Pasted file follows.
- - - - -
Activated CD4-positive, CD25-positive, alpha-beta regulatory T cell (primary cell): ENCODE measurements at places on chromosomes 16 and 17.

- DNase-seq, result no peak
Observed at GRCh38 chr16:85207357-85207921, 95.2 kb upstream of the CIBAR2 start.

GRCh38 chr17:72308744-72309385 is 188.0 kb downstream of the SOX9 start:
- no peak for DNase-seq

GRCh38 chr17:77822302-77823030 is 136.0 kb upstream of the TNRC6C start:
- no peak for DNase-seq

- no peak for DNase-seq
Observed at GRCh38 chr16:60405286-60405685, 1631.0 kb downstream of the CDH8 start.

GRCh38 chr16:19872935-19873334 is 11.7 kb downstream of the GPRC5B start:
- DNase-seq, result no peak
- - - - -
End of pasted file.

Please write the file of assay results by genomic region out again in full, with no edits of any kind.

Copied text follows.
Activated CD4-positive, CD25-positive, alpha-beta regulatory T cell (primary cell): ENCODE measurements at places on chromosomes 16 and 17.

- DNase-seq, result no peak
Observed at GRCh38 chr16:85207357-85207921, 95.2 kb upstream of the CIBAR2 start.

GRCh38 chr17:72308744-72309385 is 188.0 kb downstream of the SOX9 start:
- no peak for DNase-seq

GRCh38 chr17:77822302-77823030 is 136.0 kb upstream of the TNRC6C start:
- no peak for DNase-seq

- no peak for DNase-seq
Observed at GRCh38 chr16:60405286-60405685, 1631.0 kb downstream of the CDH8 start.

GRCh38 chr16:19872935-19873334 is 11.7 kb downstream of the GPRC5B start:
- DNase-seq, result no peak